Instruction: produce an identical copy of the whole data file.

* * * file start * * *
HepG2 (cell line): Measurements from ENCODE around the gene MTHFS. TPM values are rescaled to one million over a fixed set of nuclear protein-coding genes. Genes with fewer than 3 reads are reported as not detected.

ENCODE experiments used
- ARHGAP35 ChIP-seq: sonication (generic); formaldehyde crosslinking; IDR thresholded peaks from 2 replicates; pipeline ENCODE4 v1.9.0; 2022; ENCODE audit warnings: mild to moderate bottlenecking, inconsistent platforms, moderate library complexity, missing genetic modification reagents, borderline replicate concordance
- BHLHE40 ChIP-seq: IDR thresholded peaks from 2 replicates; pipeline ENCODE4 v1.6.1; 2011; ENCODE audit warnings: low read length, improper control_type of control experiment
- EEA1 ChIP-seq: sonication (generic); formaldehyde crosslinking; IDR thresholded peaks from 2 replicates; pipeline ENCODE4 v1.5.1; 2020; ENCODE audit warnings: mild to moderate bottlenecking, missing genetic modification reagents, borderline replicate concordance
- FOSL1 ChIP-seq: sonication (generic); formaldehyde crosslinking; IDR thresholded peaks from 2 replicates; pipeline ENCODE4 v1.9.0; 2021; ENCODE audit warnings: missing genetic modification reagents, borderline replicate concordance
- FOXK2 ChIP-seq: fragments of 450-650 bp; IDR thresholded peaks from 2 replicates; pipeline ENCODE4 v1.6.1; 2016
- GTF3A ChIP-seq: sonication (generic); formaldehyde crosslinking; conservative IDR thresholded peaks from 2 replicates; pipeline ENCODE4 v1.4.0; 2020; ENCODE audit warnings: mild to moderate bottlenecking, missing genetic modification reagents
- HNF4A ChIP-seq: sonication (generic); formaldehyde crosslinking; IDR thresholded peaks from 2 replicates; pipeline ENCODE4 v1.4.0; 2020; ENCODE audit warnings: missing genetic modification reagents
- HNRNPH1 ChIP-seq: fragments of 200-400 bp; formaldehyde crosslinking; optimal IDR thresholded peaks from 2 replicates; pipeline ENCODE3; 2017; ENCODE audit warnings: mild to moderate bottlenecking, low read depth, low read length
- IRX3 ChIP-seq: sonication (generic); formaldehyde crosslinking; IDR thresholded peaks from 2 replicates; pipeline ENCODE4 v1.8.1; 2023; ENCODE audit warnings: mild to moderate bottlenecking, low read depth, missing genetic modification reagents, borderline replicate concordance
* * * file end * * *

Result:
HepG2 (cell line): Measurements from ENCODE around the gene MTHFS. TPM values are rescaled to one million over a fixed set of nuclear protein-coding genes. Genes with fewer than 3 reads are reported as not detected.

ENCODE experiments used
- ARHGAP35 ChIP-seq: sonication (generic); formaldehyde crosslinking; IDR thresholded peaks from 2 replicates; pipeline ENCODE4 v1.9.0; 2022; ENCODE audit warnings: mild to moderate bottlenecking, inconsistent platforms, moderate library complexity, missing genetic modification reagents, borderline replicate concordance
- BHLHE40 ChIP-seq: IDR thresholded peaks from 2 replicates; pipeline ENCODE4 v1.6.1; 2011; ENCODE audit warnings: low read length, improper control_type of control experiment
- EEA1 ChIP-seq: sonication (generic); formaldehyde crosslinking; IDR thresholded peaks from 2 replicates; pipeline ENCODE4 v1.5.1; 2020; ENCODE audit warnings: mild to moderate bottlenecking, missing genetic modification reagents, borderline replicate concordance
- FOSL1 ChIP-seq: sonication (generic); formaldehyde crosslinking; IDR thresholded peaks from 2 replicates; pipeline ENCODE4 v1.9.0; 2021; ENCODE audit warnings: missing genetic modification reagents, borderline replicate concordance
- FOXK2 ChIP-seq: fragments of 450-650 bp; IDR thresholded peaks from 2 replicates; pipeline ENCODE4 v1.6.1; 2016
- GTF3A ChIP-seq: sonication (generic); formaldehyde crosslinking; conservative IDR thresholded peaks from 2 replicates; pipeline ENCODE4 v1.4.0; 2020; ENCODE audit warnings: mild to moderate bottlenecking, missing genetic modification reagents
- HNF4A ChIP-seq: sonication (generic); formaldehyde crosslinking; IDR thresholded peaks from 2 replicates; pipeline ENCODE4 v1.4.0; 2020; ENCODE audit warnings: missing genetic modification reagents
- HNRNPH1 ChIP-seq: fragments of 200-400 bp; formaldehyde crosslinking; optimal IDR thresholded peaks from 2 replicates; pipeline ENCODE3; 2017; ENCODE audit warnings: mild to moderate bottlenecking, low read depth, low read length
- IRX3 ChIP-seq: sonication (generic); formaldehyde crosslinking; IDR thresholded peaks from 2 replicates; pipeline ENCODE4 v1.8.1; 2023; ENCODE audit warnings: mild to moderate bottlenecking, low read depth, missing genetic modification reagents, borderline replicate concordance